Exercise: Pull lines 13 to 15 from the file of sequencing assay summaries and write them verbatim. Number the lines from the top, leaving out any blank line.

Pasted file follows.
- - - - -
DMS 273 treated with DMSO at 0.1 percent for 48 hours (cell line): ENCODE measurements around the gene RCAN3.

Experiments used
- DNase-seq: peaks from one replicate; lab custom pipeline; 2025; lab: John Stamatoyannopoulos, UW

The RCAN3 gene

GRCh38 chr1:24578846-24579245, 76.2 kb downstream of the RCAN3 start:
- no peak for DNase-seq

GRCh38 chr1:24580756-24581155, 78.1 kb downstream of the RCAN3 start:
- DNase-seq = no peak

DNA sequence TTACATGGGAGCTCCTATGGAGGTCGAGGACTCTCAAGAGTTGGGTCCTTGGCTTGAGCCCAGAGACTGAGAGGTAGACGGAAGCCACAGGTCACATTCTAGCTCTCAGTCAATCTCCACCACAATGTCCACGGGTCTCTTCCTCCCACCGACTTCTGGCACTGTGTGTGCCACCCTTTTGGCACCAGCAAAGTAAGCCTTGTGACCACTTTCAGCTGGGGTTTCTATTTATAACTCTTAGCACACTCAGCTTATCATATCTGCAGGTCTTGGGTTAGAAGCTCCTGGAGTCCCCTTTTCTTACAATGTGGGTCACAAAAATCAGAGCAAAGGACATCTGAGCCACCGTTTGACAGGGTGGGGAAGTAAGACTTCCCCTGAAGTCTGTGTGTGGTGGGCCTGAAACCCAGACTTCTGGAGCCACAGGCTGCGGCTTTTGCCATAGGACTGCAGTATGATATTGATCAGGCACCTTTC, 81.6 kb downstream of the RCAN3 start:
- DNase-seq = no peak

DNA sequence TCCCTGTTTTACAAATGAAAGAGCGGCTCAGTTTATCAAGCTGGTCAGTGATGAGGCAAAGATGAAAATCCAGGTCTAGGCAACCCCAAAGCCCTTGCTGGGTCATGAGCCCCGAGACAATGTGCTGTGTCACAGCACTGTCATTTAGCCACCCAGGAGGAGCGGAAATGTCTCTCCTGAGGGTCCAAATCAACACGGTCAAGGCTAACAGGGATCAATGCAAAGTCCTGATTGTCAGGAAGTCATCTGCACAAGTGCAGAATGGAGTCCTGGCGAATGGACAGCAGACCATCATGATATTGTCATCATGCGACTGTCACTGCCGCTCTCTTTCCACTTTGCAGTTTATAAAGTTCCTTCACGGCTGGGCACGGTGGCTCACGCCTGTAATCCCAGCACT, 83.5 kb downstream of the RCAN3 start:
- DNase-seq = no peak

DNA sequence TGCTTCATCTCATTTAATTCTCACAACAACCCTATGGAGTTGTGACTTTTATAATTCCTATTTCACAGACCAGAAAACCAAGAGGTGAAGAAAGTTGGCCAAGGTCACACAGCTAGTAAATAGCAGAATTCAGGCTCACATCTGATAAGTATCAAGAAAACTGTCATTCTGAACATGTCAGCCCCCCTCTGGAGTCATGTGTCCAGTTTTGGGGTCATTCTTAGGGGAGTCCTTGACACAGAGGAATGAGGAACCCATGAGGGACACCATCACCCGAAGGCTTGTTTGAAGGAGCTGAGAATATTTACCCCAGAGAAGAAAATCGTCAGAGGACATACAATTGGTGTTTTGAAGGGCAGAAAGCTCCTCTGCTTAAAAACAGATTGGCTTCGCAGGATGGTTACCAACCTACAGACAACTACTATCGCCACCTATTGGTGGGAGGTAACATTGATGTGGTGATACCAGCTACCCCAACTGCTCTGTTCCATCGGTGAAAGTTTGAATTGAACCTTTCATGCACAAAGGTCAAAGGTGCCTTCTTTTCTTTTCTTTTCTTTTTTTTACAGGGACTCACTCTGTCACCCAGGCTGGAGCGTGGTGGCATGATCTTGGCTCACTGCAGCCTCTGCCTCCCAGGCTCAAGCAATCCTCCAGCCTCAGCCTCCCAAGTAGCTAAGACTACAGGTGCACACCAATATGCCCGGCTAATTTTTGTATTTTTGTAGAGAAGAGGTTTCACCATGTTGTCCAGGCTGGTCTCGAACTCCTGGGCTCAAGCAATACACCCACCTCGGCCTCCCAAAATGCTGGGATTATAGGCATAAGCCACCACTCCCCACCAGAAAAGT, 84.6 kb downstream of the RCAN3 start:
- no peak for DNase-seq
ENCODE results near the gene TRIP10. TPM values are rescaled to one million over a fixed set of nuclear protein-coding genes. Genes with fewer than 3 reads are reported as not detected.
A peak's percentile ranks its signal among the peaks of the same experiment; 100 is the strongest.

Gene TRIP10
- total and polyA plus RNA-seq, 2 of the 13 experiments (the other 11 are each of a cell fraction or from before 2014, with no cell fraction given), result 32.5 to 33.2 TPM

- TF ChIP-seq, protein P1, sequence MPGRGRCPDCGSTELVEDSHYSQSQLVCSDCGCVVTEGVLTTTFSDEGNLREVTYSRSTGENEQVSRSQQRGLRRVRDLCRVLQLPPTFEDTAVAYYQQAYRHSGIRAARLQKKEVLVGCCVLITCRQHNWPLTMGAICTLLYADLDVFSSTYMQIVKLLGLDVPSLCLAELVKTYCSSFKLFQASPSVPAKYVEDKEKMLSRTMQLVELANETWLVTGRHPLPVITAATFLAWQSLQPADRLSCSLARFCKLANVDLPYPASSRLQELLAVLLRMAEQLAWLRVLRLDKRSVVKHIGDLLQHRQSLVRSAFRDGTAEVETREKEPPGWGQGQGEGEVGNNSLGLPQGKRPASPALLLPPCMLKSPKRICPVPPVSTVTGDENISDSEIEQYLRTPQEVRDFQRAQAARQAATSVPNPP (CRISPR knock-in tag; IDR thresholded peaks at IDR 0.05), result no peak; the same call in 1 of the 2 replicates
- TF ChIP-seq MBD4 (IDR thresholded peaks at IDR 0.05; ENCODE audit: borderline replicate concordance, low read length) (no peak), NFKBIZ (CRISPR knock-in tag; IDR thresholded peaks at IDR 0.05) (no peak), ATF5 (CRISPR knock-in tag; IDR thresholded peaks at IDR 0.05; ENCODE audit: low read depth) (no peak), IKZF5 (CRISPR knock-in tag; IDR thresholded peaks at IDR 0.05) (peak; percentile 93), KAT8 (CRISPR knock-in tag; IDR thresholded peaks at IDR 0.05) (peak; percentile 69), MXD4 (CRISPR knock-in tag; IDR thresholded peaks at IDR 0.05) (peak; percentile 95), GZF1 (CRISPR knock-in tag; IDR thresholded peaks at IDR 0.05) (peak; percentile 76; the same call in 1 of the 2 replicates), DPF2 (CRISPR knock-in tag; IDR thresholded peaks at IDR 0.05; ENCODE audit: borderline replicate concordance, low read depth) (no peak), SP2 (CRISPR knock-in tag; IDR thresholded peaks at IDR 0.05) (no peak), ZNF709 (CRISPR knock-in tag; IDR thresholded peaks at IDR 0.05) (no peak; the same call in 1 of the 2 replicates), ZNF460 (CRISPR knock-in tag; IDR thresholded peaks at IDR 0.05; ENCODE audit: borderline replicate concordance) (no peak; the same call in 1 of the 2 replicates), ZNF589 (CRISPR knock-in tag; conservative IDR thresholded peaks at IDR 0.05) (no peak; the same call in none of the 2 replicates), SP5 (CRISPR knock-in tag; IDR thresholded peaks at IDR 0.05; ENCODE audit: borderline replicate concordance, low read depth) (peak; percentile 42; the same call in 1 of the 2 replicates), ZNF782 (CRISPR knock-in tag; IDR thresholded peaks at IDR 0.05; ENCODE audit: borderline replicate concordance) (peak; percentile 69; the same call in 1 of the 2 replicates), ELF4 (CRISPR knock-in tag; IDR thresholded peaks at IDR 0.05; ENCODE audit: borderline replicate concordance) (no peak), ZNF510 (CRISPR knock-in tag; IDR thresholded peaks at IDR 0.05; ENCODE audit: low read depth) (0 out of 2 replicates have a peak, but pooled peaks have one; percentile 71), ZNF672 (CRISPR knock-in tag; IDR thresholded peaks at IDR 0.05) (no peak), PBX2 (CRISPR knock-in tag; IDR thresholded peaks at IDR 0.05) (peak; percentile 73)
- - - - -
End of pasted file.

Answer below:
DNA sequence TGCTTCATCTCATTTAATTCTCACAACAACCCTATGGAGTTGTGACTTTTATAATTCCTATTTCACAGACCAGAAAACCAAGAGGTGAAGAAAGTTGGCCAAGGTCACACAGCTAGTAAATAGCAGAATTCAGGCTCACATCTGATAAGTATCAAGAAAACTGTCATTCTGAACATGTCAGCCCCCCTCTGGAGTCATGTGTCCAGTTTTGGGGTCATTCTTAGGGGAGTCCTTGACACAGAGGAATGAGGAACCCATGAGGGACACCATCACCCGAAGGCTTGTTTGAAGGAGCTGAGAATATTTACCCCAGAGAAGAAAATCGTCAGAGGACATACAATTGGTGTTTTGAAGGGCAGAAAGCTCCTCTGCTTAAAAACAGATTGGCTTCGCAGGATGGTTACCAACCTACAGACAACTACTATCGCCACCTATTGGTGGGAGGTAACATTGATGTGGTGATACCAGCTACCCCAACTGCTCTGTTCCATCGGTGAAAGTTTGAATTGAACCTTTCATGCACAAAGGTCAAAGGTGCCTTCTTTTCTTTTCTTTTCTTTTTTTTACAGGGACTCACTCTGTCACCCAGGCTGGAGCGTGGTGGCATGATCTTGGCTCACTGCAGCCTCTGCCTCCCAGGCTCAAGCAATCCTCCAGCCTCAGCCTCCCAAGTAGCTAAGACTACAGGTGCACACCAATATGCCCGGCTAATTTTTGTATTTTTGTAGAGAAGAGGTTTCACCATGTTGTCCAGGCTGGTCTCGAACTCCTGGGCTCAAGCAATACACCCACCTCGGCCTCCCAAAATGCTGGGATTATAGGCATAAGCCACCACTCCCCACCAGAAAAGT, 84.6 kb downstream of the RCAN3 start:
- no peak for DNase-seq
ENCODE results near the gene TRIP10. TPM values are rescaled to one million over a fixed set of nuclear protein-coding genes. Genes with fewer than 3 reads are reported as not detected.